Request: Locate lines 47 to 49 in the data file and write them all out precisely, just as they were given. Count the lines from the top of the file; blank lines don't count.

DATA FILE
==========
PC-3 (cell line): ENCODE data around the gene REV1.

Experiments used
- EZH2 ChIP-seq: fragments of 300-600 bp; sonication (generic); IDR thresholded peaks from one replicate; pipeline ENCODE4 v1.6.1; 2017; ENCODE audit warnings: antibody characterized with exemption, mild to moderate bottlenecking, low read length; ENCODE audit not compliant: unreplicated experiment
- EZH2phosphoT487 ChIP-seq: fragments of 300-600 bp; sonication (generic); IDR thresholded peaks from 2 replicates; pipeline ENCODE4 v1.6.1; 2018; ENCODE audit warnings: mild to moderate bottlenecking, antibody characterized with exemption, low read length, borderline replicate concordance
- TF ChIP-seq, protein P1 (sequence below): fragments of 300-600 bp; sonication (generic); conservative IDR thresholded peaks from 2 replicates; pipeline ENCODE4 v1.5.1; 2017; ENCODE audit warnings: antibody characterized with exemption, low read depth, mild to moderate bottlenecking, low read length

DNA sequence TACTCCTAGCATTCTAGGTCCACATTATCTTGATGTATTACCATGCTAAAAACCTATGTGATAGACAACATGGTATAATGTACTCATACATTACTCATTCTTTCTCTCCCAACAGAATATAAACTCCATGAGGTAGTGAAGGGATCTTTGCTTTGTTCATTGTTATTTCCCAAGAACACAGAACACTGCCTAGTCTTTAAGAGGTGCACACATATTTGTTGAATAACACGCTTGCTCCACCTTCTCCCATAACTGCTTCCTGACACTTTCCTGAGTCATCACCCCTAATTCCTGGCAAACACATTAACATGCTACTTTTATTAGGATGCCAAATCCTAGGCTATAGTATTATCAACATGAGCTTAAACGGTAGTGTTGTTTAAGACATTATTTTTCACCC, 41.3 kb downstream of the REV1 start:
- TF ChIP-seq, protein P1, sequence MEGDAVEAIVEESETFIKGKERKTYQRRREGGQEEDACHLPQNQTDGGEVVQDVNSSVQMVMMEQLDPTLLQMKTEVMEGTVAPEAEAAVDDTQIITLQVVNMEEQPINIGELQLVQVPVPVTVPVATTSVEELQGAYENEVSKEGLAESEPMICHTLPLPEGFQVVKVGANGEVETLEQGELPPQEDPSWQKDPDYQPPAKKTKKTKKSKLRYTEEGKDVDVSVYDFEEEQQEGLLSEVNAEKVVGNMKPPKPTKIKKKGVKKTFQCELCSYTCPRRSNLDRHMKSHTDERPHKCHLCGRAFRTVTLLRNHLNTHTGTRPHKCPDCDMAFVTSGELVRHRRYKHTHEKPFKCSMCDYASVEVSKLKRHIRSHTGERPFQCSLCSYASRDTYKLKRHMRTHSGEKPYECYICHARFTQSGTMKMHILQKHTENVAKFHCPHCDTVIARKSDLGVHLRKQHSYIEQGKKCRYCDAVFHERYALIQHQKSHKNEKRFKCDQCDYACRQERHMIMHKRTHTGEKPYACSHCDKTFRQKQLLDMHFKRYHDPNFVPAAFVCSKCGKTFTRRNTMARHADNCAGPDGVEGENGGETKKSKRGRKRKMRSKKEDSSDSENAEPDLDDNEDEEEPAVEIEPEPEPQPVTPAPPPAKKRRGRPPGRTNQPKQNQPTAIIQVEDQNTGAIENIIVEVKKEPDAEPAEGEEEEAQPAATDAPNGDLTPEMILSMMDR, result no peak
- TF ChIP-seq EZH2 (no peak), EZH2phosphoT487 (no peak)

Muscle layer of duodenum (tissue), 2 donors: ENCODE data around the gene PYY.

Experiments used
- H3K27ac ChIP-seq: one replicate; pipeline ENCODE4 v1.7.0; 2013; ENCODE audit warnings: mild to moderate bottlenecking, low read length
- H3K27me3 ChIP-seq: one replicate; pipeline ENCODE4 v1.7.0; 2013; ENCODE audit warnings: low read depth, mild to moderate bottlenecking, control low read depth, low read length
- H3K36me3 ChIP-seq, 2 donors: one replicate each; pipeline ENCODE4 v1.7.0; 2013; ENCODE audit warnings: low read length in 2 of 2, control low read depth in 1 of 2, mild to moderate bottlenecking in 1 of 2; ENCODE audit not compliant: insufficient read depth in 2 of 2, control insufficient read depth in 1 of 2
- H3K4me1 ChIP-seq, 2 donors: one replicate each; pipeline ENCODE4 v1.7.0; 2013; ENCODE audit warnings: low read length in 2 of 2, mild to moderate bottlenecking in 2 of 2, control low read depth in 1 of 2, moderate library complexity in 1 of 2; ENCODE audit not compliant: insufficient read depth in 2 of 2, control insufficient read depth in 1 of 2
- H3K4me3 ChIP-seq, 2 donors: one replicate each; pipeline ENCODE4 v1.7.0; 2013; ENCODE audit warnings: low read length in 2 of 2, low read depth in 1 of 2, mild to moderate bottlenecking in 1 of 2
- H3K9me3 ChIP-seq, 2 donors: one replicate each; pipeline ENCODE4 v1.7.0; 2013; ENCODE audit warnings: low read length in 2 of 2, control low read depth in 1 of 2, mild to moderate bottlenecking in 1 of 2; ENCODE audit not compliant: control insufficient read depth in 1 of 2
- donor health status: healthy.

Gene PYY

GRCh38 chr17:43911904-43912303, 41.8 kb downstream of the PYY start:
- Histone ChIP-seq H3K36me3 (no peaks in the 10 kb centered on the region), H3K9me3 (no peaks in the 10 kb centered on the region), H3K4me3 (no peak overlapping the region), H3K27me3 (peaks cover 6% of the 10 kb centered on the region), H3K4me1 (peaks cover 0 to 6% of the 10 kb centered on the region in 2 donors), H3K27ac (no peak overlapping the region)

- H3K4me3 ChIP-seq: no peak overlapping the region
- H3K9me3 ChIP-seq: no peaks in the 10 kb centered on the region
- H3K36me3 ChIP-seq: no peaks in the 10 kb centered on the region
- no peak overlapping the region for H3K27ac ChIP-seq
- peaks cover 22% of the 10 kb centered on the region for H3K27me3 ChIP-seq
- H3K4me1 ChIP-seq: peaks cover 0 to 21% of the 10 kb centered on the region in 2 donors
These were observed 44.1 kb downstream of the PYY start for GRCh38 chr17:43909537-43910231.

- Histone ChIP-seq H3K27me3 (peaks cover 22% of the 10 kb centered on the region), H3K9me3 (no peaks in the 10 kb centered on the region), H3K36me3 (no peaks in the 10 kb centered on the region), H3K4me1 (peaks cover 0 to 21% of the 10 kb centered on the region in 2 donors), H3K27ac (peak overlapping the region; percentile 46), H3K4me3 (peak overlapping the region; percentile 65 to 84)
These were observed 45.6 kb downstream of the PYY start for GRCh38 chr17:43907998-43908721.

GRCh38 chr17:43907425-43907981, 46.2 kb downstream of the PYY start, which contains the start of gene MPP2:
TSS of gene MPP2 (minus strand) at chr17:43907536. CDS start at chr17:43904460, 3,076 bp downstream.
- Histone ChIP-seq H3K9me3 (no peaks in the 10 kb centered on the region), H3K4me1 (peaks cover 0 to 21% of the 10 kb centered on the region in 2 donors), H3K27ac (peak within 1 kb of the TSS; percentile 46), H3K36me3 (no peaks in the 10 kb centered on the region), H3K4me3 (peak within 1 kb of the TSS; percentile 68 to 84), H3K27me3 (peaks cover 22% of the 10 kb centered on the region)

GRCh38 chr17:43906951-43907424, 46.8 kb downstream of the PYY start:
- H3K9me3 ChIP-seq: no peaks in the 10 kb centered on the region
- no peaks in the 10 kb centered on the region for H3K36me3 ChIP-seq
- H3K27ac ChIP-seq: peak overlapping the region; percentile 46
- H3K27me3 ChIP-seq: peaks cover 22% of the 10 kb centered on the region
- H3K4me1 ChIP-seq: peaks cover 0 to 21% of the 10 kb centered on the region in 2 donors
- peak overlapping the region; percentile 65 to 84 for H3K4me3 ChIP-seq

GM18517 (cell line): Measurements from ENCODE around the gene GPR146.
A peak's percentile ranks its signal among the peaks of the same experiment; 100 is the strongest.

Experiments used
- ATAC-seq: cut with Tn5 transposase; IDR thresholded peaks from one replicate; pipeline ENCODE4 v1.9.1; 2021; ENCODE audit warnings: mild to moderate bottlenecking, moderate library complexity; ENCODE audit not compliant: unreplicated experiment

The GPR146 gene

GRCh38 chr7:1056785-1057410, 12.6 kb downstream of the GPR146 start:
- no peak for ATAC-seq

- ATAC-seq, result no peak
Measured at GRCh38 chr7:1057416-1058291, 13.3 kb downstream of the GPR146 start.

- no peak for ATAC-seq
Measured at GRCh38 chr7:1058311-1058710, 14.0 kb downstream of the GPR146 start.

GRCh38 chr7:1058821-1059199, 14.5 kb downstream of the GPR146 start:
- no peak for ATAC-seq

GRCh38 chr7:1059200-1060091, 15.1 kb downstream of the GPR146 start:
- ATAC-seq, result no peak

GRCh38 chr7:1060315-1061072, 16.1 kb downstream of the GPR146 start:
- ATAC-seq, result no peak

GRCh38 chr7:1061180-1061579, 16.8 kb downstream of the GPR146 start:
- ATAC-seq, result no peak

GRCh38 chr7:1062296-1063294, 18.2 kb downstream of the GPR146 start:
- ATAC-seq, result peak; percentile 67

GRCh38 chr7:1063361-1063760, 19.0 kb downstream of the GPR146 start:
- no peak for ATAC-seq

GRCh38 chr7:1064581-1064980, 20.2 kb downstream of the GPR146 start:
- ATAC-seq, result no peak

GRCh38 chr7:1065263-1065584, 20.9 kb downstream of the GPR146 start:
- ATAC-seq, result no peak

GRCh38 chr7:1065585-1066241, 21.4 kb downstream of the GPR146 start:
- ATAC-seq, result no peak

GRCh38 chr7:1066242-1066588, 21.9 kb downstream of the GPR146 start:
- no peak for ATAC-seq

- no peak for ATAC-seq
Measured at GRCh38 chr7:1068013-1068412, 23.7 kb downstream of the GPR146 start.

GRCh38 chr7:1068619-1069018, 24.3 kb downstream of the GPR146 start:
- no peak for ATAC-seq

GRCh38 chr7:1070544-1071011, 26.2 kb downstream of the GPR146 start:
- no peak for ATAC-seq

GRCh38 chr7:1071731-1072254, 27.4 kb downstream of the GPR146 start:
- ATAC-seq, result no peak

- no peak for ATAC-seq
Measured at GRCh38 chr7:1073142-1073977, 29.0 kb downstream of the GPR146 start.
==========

- ATAC-seq, result no peak
Measured at GRCh38 chr7:1057416-1058291, 13.3 kb downstream of the GPR146 start.

- no peak for ATAC-seq